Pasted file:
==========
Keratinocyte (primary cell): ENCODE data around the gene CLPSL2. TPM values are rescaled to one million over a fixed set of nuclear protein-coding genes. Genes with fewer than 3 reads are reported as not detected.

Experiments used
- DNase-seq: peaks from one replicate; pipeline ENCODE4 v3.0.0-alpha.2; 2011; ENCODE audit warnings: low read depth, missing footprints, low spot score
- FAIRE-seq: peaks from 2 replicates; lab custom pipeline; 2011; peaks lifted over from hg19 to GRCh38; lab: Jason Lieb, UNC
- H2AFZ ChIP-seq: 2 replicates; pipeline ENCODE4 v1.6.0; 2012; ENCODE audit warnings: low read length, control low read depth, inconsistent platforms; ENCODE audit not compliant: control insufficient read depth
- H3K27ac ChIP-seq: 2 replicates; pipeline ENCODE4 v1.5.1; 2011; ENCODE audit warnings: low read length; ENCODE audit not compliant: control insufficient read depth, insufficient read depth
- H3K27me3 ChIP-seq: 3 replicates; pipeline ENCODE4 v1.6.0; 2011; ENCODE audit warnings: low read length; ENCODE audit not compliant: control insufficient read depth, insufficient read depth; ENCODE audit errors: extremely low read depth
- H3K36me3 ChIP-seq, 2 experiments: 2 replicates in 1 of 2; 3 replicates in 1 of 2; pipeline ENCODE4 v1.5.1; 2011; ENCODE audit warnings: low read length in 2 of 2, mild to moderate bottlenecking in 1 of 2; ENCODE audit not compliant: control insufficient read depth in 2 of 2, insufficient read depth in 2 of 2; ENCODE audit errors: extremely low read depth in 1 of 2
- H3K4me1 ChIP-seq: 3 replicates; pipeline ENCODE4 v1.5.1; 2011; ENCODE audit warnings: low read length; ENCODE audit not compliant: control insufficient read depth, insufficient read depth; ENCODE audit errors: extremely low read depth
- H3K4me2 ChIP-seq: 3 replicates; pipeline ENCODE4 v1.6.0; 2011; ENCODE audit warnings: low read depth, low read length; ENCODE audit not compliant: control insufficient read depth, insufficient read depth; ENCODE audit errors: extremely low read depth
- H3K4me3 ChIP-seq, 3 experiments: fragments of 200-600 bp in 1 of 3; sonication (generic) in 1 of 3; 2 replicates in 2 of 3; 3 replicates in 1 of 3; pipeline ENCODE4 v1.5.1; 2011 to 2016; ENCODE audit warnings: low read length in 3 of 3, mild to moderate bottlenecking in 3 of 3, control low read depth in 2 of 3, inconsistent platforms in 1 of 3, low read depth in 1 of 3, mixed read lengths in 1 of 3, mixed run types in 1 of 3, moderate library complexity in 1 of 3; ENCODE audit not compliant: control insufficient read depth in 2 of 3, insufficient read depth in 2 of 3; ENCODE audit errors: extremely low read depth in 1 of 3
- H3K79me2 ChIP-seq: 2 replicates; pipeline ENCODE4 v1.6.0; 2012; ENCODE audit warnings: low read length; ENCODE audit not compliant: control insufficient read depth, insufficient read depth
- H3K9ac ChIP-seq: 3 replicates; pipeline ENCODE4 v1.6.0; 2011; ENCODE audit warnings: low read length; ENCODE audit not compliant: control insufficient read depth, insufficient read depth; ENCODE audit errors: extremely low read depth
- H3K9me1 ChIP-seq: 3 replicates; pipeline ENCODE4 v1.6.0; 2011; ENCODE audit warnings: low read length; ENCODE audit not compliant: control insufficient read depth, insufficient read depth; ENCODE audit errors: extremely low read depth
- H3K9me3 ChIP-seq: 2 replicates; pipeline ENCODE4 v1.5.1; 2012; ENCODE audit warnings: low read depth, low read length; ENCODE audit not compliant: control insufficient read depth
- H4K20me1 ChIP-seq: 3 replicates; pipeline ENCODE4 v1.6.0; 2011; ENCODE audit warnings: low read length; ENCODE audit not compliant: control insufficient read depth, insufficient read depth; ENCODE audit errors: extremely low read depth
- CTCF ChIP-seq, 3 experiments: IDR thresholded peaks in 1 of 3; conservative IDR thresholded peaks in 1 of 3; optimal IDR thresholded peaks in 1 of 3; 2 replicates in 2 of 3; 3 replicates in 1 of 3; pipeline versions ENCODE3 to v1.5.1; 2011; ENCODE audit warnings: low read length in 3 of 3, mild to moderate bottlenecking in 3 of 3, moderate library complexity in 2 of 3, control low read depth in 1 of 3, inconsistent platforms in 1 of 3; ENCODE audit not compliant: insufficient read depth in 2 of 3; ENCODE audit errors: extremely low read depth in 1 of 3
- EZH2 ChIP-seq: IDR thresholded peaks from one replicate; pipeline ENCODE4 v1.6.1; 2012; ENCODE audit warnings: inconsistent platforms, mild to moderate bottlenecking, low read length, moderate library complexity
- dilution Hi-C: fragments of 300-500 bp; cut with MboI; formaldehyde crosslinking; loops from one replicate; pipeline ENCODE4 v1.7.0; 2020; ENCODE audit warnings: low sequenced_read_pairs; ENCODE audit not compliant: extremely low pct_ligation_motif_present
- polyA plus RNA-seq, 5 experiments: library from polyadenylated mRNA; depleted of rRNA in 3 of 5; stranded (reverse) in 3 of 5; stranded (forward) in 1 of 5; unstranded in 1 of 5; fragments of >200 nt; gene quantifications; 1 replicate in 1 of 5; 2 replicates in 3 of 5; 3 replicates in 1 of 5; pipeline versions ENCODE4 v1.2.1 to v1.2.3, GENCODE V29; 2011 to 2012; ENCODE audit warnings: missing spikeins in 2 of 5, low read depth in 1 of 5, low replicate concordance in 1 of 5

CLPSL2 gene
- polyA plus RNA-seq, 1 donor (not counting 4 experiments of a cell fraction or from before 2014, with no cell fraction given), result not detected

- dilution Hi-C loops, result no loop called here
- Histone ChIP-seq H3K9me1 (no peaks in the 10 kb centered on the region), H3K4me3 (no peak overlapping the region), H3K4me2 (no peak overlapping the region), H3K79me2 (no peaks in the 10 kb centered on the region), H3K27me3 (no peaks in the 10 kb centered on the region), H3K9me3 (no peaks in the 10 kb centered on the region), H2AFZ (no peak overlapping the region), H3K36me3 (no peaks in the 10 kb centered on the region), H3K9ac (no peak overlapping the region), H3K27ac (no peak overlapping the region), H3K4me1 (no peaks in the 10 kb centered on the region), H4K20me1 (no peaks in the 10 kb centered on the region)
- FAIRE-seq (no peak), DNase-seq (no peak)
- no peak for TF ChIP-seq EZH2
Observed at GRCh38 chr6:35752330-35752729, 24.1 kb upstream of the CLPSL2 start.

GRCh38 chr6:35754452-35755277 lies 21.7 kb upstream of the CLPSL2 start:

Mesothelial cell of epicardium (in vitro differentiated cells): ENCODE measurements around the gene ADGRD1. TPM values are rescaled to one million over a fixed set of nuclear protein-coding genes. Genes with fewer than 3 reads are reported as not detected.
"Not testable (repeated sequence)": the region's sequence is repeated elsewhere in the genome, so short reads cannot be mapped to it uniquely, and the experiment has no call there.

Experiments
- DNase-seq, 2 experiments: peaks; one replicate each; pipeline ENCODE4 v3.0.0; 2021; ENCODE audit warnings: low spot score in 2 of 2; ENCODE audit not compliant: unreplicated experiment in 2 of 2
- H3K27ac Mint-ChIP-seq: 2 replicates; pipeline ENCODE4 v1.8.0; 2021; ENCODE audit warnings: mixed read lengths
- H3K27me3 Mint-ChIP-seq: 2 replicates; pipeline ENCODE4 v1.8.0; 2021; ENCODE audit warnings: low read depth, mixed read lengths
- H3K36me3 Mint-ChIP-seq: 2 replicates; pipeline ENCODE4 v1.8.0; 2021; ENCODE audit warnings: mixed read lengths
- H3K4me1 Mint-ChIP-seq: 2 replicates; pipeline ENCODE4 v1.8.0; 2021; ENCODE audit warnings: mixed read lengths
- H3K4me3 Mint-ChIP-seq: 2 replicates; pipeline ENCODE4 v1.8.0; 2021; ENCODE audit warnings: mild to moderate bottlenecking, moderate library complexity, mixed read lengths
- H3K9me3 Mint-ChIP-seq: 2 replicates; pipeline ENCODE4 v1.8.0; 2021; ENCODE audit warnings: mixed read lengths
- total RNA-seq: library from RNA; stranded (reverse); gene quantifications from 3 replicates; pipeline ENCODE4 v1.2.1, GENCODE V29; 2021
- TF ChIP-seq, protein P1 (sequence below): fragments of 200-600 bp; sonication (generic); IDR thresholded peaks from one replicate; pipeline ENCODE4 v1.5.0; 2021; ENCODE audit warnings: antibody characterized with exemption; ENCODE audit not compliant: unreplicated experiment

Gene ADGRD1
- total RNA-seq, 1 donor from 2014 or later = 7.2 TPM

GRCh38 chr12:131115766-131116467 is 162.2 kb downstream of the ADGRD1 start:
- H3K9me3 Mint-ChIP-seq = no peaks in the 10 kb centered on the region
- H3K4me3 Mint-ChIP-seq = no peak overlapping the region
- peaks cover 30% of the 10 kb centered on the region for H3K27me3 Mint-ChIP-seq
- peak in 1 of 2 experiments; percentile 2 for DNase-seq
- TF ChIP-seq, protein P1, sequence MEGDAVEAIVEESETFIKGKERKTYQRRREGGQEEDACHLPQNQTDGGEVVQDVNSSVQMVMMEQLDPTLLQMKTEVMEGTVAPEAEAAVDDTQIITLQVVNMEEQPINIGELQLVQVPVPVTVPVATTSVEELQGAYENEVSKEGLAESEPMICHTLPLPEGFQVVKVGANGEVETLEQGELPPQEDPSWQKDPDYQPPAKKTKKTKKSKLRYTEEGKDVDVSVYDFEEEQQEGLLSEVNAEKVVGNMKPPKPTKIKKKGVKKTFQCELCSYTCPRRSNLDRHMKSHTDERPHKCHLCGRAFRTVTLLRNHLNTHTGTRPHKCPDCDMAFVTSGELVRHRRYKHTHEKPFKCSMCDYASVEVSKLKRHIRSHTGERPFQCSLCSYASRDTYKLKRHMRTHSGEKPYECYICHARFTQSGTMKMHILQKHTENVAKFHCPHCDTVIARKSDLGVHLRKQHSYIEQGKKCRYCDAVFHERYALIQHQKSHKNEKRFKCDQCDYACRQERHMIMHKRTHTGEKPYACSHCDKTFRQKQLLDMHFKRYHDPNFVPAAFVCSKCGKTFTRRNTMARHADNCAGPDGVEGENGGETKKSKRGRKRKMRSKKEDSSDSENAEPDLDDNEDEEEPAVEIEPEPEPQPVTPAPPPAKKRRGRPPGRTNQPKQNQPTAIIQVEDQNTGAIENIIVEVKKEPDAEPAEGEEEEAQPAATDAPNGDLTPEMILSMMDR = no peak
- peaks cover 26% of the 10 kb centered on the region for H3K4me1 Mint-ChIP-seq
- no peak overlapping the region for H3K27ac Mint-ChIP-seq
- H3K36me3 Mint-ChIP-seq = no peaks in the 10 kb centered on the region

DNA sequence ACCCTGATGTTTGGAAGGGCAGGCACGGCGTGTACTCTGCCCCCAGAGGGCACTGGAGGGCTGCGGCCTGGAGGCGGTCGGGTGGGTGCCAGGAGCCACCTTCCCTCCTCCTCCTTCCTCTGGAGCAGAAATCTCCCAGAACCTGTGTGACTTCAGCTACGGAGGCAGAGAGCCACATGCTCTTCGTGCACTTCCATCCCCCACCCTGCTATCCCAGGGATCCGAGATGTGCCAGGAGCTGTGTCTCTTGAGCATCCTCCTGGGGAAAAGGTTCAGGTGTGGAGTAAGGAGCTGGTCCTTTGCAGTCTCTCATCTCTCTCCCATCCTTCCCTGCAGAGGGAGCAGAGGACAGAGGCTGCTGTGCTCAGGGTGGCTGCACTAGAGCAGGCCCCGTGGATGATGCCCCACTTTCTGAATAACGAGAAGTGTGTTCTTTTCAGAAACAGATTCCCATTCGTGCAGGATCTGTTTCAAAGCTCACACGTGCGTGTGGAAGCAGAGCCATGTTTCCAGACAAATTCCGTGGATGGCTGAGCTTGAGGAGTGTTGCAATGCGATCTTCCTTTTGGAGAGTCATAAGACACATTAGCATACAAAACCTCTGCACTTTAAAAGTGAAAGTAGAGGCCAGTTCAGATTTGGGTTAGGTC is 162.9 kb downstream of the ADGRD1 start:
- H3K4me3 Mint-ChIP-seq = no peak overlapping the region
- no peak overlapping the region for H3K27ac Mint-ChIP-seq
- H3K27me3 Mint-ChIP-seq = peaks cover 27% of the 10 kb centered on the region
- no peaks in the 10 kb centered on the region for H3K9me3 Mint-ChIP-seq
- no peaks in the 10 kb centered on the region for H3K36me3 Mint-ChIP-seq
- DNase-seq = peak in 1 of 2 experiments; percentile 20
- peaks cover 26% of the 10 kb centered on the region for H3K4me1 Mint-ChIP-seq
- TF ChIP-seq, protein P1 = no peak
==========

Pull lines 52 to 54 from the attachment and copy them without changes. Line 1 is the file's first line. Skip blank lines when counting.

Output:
DNA sequence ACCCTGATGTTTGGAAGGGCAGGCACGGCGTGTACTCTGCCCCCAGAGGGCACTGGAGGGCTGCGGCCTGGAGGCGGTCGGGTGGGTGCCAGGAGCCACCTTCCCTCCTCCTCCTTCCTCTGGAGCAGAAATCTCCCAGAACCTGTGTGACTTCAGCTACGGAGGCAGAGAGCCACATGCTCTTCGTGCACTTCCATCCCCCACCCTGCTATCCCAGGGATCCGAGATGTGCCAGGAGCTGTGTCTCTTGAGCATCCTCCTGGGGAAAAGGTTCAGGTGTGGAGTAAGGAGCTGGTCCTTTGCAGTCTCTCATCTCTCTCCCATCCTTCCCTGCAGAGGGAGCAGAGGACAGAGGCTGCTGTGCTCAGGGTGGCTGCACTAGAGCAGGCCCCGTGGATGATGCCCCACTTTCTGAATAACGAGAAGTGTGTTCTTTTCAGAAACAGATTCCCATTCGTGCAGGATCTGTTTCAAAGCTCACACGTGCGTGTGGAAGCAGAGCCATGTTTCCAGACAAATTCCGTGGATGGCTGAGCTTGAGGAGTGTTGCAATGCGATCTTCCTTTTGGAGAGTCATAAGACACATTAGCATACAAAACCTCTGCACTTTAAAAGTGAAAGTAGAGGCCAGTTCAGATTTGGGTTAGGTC is 162.9 kb downstream of the ADGRD1 start:
- H3K4me3 Mint-ChIP-seq = no peak overlapping the region
- no peak overlapping the region for H3K27ac Mint-ChIP-seq